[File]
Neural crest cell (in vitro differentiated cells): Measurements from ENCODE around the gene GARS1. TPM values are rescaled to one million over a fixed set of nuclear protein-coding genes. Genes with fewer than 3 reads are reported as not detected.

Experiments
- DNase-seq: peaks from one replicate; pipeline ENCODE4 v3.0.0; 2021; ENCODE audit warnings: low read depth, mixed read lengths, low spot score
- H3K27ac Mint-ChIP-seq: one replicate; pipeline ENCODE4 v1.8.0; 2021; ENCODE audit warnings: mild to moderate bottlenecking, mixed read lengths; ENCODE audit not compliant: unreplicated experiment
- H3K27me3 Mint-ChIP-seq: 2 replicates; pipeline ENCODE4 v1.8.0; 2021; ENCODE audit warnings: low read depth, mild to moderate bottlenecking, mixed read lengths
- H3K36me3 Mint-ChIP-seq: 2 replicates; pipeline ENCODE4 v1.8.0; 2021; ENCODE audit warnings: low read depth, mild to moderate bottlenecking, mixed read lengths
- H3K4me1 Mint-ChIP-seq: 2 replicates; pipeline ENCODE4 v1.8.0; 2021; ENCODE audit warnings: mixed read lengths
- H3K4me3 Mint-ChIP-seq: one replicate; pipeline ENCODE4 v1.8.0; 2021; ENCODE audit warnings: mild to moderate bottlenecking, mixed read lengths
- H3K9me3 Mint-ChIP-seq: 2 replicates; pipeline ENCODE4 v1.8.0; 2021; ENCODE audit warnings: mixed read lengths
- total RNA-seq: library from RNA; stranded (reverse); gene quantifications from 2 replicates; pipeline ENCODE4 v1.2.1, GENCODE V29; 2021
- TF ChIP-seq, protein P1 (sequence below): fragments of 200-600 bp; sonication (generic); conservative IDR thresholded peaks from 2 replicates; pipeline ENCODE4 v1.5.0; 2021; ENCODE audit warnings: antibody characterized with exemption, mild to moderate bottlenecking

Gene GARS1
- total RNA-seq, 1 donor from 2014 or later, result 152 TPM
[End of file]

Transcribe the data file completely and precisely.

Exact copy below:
Neural crest cell (in vitro differentiated cells): Measurements from ENCODE around the gene GARS1. TPM values are rescaled to one million over a fixed set of nuclear protein-coding genes. Genes with fewer than 3 reads are reported as not detected.

Experiments
- DNase-seq: peaks from one replicate; pipeline ENCODE4 v3.0.0; 2021; ENCODE audit warnings: low read depth, mixed read lengths, low spot score
- H3K27ac Mint-ChIP-seq: one replicate; pipeline ENCODE4 v1.8.0; 2021; ENCODE audit warnings: mild to moderate bottlenecking, mixed read lengths; ENCODE audit not compliant: unreplicated experiment
- H3K27me3 Mint-ChIP-seq: 2 replicates; pipeline ENCODE4 v1.8.0; 2021; ENCODE audit warnings: low read depth, mild to moderate bottlenecking, mixed read lengths
- H3K36me3 Mint-ChIP-seq: 2 replicates; pipeline ENCODE4 v1.8.0; 2021; ENCODE audit warnings: low read depth, mild to moderate bottlenecking, mixed read lengths
- H3K4me1 Mint-ChIP-seq: 2 replicates; pipeline ENCODE4 v1.8.0; 2021; ENCODE audit warnings: mixed read lengths
- H3K4me3 Mint-ChIP-seq: one replicate; pipeline ENCODE4 v1.8.0; 2021; ENCODE audit warnings: mild to moderate bottlenecking, mixed read lengths
- H3K9me3 Mint-ChIP-seq: 2 replicates; pipeline ENCODE4 v1.8.0; 2021; ENCODE audit warnings: mixed read lengths
- total RNA-seq: library from RNA; stranded (reverse); gene quantifications from 2 replicates; pipeline ENCODE4 v1.2.1, GENCODE V29; 2021
- TF ChIP-seq, protein P1 (sequence below): fragments of 200-600 bp; sonication (generic); conservative IDR thresholded peaks from 2 replicates; pipeline ENCODE4 v1.5.0; 2021; ENCODE audit warnings: antibody characterized with exemption, mild to moderate bottlenecking

Gene GARS1
- total RNA-seq, 1 donor from 2014 or later, result 152 TPM